Darren Aronofsky was born February 12, 1969 in Brooklyn, New York. Growing up Darren was always artistic; he loved classic movies and as a teenager he even spent time doing graffiti art. After High School, Darren went to Harvard University to study film (both live action and animation). He won several film awards after completing his senior thesis film, Supermarket Sweep (starring Sean Gullette), which went on to becoming a National Student Academy Award Finalist. Aronofsky didn't make a feature film until 5 years later, in [February] 1996, where he began creating the concept for Pi. After Darren’s Pi script received great reactions from friends, he began production. (The film re-teamed Aronofsky with Gullette, who played the lead.)
When starting Pi, Aronofsky and crew realized they didn't have enough money to complete the film. Associate Producer, Scott Franklin, came up with the idea to ask every person they knew for $100 to help complete the film. (Later in production certain individuals put in more cash, which let Aronofsky complete the film.) After the film was completed (with a budget somewhere around $60,000), Darren Aronofsky received praise from critics and film-buffs alike, and landed his film an award at the Sundance Film Festival. In 1998 the film was picked up by Artisan and released in selected cities.
One of Darren's favorite books of all time was Hubert Selby's Last Exit to Brooklyn. While editing Pi, producer Eric Watson convinced Aronofsky to read another Selby book, Requiem For A Dream. (Darren had actually started the book years before but stopped reading.) Darren was heavily impacted and wanted to film an adaption of the novel. While Darren thought about Requiem he also became involved in two other projects:
Even while Pi was still in theaters, news sprung up that Aronofsky was contemplating adapting a Frank Miller comic called Ronin as his next movie. (Darren had been a big fan of the comic book along with other Miller comics, such as Batman: Year One and Batman: The Dark Knight Returns--in fact the visual style for Pi had actually been influenced by a black and white comic titled, Sin City, which was written and drawn by Frank Miller.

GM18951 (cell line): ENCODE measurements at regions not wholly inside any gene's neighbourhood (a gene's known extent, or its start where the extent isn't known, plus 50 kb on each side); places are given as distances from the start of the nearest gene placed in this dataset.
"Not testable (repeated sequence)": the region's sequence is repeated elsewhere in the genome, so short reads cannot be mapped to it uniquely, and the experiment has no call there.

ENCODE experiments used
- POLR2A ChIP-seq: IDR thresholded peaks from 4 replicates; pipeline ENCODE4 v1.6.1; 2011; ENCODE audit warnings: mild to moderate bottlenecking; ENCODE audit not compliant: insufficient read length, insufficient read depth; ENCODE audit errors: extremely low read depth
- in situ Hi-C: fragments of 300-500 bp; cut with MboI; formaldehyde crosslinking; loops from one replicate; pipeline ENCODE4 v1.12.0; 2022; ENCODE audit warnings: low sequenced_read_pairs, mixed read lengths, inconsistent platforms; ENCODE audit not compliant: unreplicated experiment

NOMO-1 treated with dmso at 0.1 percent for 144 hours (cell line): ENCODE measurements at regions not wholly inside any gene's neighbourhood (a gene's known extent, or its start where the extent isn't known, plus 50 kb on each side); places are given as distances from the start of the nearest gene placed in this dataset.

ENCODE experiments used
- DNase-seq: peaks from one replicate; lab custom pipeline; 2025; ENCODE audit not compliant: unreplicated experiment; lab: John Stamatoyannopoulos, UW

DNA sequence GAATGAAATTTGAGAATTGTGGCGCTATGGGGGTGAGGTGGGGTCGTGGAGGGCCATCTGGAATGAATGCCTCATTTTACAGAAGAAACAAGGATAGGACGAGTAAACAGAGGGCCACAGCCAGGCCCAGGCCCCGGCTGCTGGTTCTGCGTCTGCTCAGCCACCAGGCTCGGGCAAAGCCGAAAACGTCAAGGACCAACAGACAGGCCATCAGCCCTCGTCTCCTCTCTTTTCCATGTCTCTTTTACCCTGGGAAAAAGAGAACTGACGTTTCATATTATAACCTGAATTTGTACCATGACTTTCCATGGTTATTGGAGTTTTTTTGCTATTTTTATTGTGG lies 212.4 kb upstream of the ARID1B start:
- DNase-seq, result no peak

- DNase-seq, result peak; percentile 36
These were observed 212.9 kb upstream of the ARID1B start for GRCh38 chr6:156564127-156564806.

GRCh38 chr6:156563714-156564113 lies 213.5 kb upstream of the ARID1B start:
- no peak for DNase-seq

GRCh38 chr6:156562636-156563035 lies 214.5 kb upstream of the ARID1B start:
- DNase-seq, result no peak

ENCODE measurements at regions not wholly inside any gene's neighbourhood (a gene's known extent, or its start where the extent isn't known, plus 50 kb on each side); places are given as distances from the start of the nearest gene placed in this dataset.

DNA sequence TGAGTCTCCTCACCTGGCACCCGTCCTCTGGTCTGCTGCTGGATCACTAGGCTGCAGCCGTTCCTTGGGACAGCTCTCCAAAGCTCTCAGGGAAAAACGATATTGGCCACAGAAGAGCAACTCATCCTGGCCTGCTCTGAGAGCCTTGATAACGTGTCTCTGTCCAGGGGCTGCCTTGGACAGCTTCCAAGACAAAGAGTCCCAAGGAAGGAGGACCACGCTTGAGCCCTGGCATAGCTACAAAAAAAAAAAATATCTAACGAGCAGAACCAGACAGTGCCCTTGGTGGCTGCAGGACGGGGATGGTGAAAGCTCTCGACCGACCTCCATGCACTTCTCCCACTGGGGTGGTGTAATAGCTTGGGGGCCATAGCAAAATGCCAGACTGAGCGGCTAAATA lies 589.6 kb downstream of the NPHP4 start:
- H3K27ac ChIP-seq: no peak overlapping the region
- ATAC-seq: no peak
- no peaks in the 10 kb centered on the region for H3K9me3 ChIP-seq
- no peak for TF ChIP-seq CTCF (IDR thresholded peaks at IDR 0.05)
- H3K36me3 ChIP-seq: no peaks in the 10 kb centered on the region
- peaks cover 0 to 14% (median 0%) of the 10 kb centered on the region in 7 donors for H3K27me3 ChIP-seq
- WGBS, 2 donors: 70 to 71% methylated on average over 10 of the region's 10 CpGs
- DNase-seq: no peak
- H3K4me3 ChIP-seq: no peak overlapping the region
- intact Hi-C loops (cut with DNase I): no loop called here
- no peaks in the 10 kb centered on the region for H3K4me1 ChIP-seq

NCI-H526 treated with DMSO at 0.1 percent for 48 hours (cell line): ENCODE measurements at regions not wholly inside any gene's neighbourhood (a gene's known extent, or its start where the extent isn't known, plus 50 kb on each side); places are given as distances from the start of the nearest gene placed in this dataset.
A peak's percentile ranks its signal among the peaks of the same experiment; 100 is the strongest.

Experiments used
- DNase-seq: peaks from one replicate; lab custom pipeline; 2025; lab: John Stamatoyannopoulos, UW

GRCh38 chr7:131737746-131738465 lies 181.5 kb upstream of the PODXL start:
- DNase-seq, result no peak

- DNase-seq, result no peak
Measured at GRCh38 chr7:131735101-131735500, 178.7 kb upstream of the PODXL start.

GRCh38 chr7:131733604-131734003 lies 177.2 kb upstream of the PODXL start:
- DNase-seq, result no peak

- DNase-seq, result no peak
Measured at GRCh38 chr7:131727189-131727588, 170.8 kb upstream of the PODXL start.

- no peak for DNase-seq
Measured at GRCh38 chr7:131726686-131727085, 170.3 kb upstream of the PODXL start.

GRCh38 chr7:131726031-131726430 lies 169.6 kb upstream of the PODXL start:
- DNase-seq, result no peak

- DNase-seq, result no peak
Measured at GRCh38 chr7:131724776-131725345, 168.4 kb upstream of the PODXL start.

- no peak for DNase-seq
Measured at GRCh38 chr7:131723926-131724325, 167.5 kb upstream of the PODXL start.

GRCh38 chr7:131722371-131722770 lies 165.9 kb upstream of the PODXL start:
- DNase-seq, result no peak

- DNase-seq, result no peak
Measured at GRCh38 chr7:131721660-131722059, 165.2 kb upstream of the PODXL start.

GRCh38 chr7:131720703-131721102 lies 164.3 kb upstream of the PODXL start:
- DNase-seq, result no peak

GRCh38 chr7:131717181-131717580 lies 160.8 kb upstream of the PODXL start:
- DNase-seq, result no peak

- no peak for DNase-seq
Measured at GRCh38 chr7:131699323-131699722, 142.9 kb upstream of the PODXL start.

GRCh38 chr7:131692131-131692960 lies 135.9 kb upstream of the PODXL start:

Around the same time the Ronin news broke, news came up that Darren Aronofsky was involved in another film as well: Proteus (Now titled Below). Dimension Films had signed Darren to write Proteus, which was a sci-fi thriller set on a Submarine during WWII, and Aronofsky seemed all set to direct. In an interview, Aronofsky stated that horror movies at gone too far over the edge with gore, and vowed to give the film a very psychological feel.
Darren decided he would do Requiem For A Dream first and quickly began working on the Requiem script. (Hubert Selby Jr. co-wrote the script along with Aronofsky.) By the time Requiem debuted in year 2000, Aronofsky was a favorite among indie-film lovers.
After Requiem was completed, Darren decided not to do either Ronin or Proteus: He put Ronin on hold, although according to a recent interview may not be dead forever, and director David Thwohy signed on to develop Proteus which started filming in May of 2001 and now retains the name Below. (Darren is still an executive producer for the project.)
Since Requiem For A Dream debuted, Darren has received major media attention as well as swept away some major Hollywood execs: Aronofsky recently signed on to restart the live action Batman movie franchise for Warner Brothers. Aronofsky will be writing a film adaptation of the cult favorite comic Batman: Year One with former Ronin partner and comic guru, Frank Miller. (Who as listed above, also wrote the Year One comic.) But before Darren starts production on his version of the Batman character, he will helm and co-write a big-budget sci-fi motion picture, which has been kept top secret although it is known that this unnamed film will star Brad Pitt and Cate Blanchett.